What You Need to Know About Infant Swim Lessons

How many times have you turned on the news to hear that a child has accidentally drowned in a pool or the ocean? Probably a lot when you consider that drowning is the leading cause of unintentional death for children ages 1-4. This is one of the many reasons why it’s important that your child learn to swim at an early age. When it comes to infant swim lessons, there’s a lot to know, especially if you travel frequently.

Besides the safety factor, there are other benefits of teaching your little one to swim early on. As you search for someone to teach your child to swim, you should know that not all swim lessons are created equal. That’s why it’s important to do your homework.

Why Swim Lessons are Important

Parents often want their kids to learn to swim at a young age because they tend to pick up things quicker. Doctors usually recommend waiting until your baby reaches the 6-month mark to introduce them to a chlorinated pool or lake. 

The American Academy of Pediatrics recommends starting swim lessons for children at age one as a layer of protection against drowning. The AAP suggests parent-child water play classes to get infants used to the pool, but waiting until they reach the one-year mark to start actual lessons. They say infants may show something referred to as “reflex swimming movements”, but can’t raise their heads above water well enough to breathe.

As babies get their feet wet when it comes to the pool and swimming lessons, consider these benefits:

Travel Safety

If you and your family like to travel, you’ll want your baby to feel comfortable in the water. You also want to have some peace of mind knowing that your child can keep their head above water. 

Even as your child learns basic water skills, never take your eyes off them in the pool. Always make sure there is an adult with them, especially if you’re in a community pool during vacation. Other people aren’t necessarily watching out for your child. We all know that it takes one split-second for tragedy to happen. 

Building Strength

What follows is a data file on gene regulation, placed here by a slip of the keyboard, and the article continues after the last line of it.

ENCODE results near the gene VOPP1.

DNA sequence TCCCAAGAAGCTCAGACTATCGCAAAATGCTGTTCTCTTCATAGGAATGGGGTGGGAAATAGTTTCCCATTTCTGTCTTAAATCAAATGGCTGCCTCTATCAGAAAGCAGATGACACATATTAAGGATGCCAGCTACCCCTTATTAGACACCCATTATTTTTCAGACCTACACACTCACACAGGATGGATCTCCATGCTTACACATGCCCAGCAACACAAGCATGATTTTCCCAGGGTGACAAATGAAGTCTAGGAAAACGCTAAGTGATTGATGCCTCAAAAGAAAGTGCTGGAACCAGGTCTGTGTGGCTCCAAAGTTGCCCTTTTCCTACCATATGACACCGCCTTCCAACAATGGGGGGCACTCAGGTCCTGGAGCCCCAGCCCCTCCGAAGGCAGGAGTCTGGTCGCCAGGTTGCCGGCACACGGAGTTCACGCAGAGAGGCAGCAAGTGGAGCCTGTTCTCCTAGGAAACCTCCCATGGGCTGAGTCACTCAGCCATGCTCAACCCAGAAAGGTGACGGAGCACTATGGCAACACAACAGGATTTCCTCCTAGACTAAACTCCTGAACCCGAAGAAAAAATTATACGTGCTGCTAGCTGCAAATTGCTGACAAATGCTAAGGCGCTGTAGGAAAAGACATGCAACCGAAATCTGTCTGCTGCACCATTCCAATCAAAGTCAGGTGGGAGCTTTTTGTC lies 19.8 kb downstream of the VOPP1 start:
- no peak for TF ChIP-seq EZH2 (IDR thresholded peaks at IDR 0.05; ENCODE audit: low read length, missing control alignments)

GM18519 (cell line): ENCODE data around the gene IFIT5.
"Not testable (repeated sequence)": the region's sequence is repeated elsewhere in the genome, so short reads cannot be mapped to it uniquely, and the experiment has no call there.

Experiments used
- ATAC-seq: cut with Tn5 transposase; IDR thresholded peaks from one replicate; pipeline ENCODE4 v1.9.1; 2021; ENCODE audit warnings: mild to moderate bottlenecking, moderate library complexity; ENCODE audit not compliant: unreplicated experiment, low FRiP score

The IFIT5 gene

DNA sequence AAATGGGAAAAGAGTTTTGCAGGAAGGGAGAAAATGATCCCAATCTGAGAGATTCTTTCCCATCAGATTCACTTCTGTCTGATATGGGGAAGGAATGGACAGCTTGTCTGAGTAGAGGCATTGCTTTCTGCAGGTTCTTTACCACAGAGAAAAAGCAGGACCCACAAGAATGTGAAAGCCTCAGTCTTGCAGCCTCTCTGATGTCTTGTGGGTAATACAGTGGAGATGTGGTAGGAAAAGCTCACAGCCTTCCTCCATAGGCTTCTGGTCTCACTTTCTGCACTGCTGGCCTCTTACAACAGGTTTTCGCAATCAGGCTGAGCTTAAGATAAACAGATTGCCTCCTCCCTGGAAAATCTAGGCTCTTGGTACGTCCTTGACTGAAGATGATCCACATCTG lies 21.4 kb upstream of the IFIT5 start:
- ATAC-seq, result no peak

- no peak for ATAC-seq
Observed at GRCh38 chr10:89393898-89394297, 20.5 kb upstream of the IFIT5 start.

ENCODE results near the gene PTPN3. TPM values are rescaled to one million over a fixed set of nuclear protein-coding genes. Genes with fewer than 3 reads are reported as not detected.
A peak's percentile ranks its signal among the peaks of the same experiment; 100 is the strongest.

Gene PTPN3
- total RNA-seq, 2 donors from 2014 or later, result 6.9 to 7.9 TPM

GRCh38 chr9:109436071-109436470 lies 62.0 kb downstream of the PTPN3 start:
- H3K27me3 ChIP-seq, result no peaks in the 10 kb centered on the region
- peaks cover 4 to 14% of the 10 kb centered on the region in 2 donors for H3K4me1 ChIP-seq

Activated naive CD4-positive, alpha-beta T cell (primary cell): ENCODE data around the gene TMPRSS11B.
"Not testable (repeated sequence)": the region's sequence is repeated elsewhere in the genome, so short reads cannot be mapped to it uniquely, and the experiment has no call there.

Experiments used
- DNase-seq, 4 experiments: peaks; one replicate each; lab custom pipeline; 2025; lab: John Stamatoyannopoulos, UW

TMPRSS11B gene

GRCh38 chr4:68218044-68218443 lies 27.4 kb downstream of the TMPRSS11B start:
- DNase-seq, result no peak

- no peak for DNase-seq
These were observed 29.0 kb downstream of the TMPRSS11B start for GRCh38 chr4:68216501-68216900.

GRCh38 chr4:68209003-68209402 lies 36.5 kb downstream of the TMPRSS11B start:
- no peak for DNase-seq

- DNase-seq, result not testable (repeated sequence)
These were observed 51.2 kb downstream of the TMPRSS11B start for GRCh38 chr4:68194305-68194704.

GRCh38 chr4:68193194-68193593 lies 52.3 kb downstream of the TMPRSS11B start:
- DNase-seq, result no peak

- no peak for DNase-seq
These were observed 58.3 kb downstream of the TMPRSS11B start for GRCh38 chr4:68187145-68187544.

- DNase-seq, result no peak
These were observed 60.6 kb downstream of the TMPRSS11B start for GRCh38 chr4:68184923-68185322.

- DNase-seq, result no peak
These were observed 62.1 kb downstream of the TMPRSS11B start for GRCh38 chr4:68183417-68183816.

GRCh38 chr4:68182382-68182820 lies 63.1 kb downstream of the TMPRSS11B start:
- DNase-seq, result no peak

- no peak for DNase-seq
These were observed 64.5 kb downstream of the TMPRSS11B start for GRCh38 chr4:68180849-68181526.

We know your baby isn’t going to be in the gym lifting weights, but swimming does help to build their strength. Learning to swim at a young age means babies need to learn how to hold their heads up, move their limbs, and use their core to stay afloat. This is a workout within itself! But, as babies learn how to do this, they get stronger and better at it.

Coordination & Development

When you’re talking about learning to swim, there is a good amount of coordination involved. As they learn how to make their arms and legs work together to swim, they are jumping leaps and bounds in their development.

Swim Lesson Checklist

As you consider all of the benefits of swim lessons, know that they are all not the same. You want to make an informed choice so that your child gets the most out of them. Here’s a checklist of things to consider:

Certified and Trained Instructor

While your neighbor’s aunt’s daughter may be a great swimmer, she may not be certified or trained to give swim lessons. There are several nationally recognized certifications that instructors can receive, such as certification from the American Red Cross. Ask to see that the instructor has some official certification before signing on. There should also be a lifeguard on duty who is CPR and First Aid certified.

Small Classes

Whether you’re doing a mommy and me water play class with your infant or have enrolled your one-year-old in beginner swim lessons, look for small classes. It’s often recommended and sometimes required that parents stay in the pool with their babies during these lessons. There is still an instructor to go around and teach skills, but a parent is also within arm’s reach. This is done for the child’s safety. Small classes allow for more individual attention without having too many kids in the pool.

Parent Tips for Infant Swim Lessons

Many infant swim lessons and water safety classes also teach the parents about how to help their children in the water. Besides swooping in to pull them out, many parents don’t know what to do if their child gets in trouble in the water. Kids at this age are too young to grasp these concepts, so parents need to know what to do.

Check the Water Temperature

Water temperature is just as important as other safety factors as little ones are just starting out in the pool. If the water is too cold, your baby may get scared. This may trigger a fear of the pool. If the water is too cold, there’s a risk of hypothermia. The AAP recommends swim classes for kids under 3 should be in water heated to 87 to 94 degrees Fahrenheit.

As you plan your family trips with your little ones, consider the importance of water safety classes and swim lessons. The skills taught in these infant swim lessons will not only make your vacations more enjoyable but will also introduce your child to skills they can use their entire lives.

For suggestions on classes to entertain older children during these uncertain times, consider coding for kids. Make sure you are taking care of yourself and check out where to stay for a wellness vacation.

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